There's a question on my homework about the process $e^{-} e^{+} \rightarrow \tau^{+} \tau^{-}$. Specifically, it is claimed that the minimum energy required of the colliding positron and electron beams is slightly less than twice the $\tau$ mass, and I am asked to explain this deviation and compute it. In the context of this course, we have only discussed the relativistic kinematics of such processes (which would predict a minimum energy of twice the $\tau$ mass), so I am not sure what might be responsible. I'm grasping at straws here, but might it have something to do with the Coulomb interaction between the opposite charges? Thanks in advance.

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    $\begingroup$ It may (or may not) be significant that particle physicists often use "energy" in this kind of context to mean the kinetic energy of the beam. Of course in the reaction in question the electrons will be in the ultra-relativistic regime so the difference is trivial, so that may not be what is intended. $\endgroup$ Commented Feb 12, 2014 at 20:20
  • $\begingroup$ Maybe the homework intends you not to count electron rest masses as required "energy" required. Perhaps, the idea here is that they're going for energy that an experimentalist would put into the two electrons to get the reaction to go, and that the energy from the electron's rest mass comes for free. $\endgroup$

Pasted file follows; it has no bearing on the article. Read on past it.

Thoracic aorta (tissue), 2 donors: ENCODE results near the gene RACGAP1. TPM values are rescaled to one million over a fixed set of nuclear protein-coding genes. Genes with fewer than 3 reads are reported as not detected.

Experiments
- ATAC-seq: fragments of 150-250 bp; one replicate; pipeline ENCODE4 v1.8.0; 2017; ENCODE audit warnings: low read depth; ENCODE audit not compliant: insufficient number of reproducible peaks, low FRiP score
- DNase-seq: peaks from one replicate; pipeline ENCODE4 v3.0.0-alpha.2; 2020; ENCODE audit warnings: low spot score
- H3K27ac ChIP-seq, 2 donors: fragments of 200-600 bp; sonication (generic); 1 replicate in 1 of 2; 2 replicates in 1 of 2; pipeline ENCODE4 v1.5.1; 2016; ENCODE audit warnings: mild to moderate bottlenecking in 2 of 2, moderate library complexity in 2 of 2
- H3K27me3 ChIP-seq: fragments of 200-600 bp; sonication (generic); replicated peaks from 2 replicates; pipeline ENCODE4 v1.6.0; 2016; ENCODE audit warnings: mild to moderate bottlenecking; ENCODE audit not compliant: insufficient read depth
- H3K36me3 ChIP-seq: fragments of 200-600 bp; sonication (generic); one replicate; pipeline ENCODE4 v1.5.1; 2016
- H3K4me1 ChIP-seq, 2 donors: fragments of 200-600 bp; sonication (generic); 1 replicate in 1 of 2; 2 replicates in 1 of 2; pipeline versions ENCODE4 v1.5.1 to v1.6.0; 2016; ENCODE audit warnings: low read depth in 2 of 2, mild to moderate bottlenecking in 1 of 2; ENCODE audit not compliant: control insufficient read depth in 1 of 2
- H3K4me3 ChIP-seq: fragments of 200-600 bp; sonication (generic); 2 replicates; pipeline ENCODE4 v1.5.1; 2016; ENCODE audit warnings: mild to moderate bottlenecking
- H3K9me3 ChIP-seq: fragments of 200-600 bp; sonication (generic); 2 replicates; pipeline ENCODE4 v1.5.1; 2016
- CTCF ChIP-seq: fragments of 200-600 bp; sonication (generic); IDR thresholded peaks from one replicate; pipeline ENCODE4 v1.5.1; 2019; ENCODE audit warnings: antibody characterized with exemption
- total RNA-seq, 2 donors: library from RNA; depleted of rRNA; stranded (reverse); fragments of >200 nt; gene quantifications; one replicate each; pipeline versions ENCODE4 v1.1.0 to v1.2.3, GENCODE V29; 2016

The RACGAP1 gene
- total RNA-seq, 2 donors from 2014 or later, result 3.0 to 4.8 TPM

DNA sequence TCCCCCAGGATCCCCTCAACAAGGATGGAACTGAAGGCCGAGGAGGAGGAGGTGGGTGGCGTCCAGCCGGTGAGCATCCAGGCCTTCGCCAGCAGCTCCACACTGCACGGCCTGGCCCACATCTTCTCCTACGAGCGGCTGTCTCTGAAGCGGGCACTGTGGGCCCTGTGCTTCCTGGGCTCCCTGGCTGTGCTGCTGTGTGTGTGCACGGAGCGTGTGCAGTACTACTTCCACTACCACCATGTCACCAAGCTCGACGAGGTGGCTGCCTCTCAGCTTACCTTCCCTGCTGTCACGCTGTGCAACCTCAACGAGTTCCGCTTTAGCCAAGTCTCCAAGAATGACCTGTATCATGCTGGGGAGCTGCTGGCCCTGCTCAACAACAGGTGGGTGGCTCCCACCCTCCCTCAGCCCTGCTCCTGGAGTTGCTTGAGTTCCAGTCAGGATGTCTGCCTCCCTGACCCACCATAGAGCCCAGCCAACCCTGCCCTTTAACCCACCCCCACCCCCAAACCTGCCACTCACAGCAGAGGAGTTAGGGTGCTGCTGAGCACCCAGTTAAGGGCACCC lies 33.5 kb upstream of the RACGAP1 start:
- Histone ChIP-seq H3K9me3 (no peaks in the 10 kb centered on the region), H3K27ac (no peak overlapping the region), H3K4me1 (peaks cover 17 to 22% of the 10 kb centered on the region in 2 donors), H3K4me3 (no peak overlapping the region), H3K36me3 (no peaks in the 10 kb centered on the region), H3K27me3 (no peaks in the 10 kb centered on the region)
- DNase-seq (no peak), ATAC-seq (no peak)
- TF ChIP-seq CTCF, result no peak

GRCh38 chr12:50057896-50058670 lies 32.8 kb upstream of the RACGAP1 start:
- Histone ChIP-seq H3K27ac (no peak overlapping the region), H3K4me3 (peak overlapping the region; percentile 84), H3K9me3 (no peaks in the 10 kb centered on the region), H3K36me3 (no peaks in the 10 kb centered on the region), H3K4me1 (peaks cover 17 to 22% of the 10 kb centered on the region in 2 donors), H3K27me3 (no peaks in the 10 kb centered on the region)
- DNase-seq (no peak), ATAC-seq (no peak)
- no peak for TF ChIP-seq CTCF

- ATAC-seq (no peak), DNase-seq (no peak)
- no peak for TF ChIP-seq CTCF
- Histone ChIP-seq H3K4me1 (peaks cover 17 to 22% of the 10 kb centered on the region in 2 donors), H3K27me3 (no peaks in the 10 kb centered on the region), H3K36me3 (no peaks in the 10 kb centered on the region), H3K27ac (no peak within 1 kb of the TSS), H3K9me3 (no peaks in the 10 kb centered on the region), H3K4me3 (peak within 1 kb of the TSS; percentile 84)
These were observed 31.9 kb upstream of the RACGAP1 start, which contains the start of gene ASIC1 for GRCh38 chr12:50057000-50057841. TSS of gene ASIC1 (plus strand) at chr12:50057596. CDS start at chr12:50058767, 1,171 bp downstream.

– QuantumDot
    Commented Feb 12, 2014 at 20:22
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    $\begingroup$ Another possibility. If the Tau-pair is produced almost at rest they could (in principle, I don't know if it is possible in practice) form a short-lived bound state at total energy just slightly less that $2m_\tau$. $\endgroup$ Commented Feb 12, 2014 at 20:28
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    $\begingroup$ I'm not sure, but I think maybe @mikefallopian may be on the right track with the Coloumb interaction. The Coloumb interaction between two electrons at the collision point is $\sim 2 \alpha m \sim 10keV$, not negligible. In the extreme case, if you for example released an electron positron from rest a short distance away from each other, I presume they could collide and produce new particles. $\endgroup$
    – JeffDror
    Commented Feb 12, 2014 at 20:30
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    $\begingroup$ I talked to my professor and what he is looking for is, in fact, the tau-antitau bound state having mass slightly less than $2m_\tau$ $\endgroup$ Commented Feb 13, 2014 at 14:39

1 Answer 1


Assuming that $\tau^-\tau^+$ can form a bound state similarly to positronium($e^-e^+$), all we need is the form of the ground state of positronium, specifically that it is proportional to the reduced mass of the pair: $\mu = \frac{m_1m_2}{m_1+m_2}$.

Knowing that positronium's ground state is $(-13.6/2)= -6.8$ eV and that the new reduced mass for the Tau particle bound state is simply $\frac{m_{Tau}}{2} = \frac{m_{Tau}}{m_e}\mu_{e^-e^+}$

It follows that the energy of the Tau particle bound state is this factor, $\frac{m_{Tau}}{m_e}$ multiplied by $-6.8$ eV. $(-6.8)(3477) = -2.36\times10^4$ eV


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